1967 JEEPSTER COMMANDO
PATINA AND RACE CAR PARTS
Patina and race car parts.
1 The all-aluminum L92 engine came out of a Denali and generates approximately 525 hp with aftermarket valve springs and a cam. Brian Shirley wanted the engine topped with an oil bath air cleaner from a 1948 Ford truck to provide a more vintage look than a composite intake manifold.
2 The front suspension is a three-link with a Panhard bar. Tribe 4x4 built the lower links from 2-inch aluminum and capped them with
11⁄4-inch greasable FK rod ends. King 21⁄2-inchdiameter coilover shocks are complemented by King 3-inch bypass shocks to let Shirley go as fast as he wants in the dirt.
JEEPSTERS ARE POPULAR THESE days. The purchase price is low, the wheelbase is perfect for most trail use, and the look is distinctly vintage. These are the factors that motivated Brian Shirley to turn this 1967 Jeepster Commando into the ultimate Ultra4 prerunner.
Having purchased the Jeepster in a field in Oklahoma for the paltry sum of $2,200, Shirley dropped it off at Tribe 4x4 in Fort Worth, Texas, where Adam Scherer and his crew performed a full makeover. Dubbed “the Sleepster,” there is not much left of the original Jeepster under the weathered sheetmetal.
Shirley is a longtime rock racer, and his son Levi is carrying on that tradition as one of the premier drivers in King of the Hammers and the Ultra4 series. The Sleepster uses many of the same components that the Shirleys have relied on in competition, such as the Spider9 axles, ARB Air Lockers, King shocks, and Maxxis tires. But instead of having to crawl over a door bar, the Sleepster is comfortable to get in and out of, has air conditioning, and is just as at home on the street as it is in the rocks. That is a winning combination regardless of the sheetmetal it is found under.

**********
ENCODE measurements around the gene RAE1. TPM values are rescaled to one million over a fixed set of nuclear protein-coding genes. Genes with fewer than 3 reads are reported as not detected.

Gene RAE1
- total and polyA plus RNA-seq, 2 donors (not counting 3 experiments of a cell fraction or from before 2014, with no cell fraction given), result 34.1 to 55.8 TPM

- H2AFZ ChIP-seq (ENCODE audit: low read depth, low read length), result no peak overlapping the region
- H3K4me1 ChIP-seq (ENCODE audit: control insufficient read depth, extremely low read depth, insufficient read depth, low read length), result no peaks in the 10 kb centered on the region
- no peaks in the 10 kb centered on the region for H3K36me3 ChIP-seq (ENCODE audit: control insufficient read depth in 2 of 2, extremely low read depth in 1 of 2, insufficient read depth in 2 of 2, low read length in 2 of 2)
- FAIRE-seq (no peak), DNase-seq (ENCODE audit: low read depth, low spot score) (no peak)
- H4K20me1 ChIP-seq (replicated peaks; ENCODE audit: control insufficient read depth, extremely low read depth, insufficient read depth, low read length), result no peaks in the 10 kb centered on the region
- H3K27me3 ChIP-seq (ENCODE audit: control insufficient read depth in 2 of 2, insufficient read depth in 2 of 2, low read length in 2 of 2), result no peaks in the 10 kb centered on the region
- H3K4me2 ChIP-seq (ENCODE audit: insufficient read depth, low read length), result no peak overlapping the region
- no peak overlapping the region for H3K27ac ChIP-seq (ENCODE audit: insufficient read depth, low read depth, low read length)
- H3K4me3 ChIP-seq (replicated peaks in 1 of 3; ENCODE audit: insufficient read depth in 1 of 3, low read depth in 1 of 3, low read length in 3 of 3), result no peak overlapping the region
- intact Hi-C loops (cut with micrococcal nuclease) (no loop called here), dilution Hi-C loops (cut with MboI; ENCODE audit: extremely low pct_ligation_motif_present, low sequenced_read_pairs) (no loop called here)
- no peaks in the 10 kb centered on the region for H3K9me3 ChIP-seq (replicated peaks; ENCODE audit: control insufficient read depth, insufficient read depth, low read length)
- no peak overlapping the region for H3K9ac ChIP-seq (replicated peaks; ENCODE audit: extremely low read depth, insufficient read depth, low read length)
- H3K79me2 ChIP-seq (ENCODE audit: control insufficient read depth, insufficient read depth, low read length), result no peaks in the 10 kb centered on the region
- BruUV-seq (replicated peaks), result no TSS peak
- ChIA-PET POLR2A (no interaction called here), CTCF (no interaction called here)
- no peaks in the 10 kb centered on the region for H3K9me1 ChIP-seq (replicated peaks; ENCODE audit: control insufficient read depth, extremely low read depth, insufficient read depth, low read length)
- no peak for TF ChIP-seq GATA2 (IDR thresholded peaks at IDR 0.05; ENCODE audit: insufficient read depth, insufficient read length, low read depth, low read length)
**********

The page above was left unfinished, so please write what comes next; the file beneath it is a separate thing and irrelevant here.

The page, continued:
“It is basically a race car”
The interior features headed PRP Endura reclining seats with faux ostrich vinyl, a race radio, a full stereo, cruise control, a tilt steering wheel, and even air conditioning. Shirley monitors the engine’s vitals through the Racepak gauge cluster, and a shifter from a Malibu rows the 6L80E transmission from Zero Gravity Transmissions, which is mated to the Advance Adapters Atlas II transfer case.
The front axle is a Spidertrax Spider9 with a
10-inch Gearworks high-pinion differential filled with 6.20 gears and an ARB Air Locker that mate to 35-spline Spidertrax axle shafts. PSC provided all of the steering components, including the Saginaw-style box, pump, reservoir, and hydraulic assist ram.
Out back, Tribe 4x4 trussed the Spider9 axle before loading it with a high-pinion Gearworks 10-inch third member with 6.20 gears and an ARB Air Locker. The 35-spline Spidertrax axleshafts are used in the full-floating rearend, which is capped by lightweight Spidertrax disc brakes.
The rear suspension uses tubular trailing arms constructed from 2-inch heat-treated chromoly and triangulated upper links to locate the axle. King 21⁄2-inch coilovers and
3-inch bypass coilovers and bypass shocks are set up to work in any terrain from rockcrawling to high-speed two-track to the pavement.
The rear body panels were removed to push the rear axle back and open the wheelwell up for the 40-inch tires. Chad Mahone painted the new skins to match the patina found on the original sheetmetal. Also visible is the 16-gallon fuel tank that Tribe 4x4 built to fit between the framerails.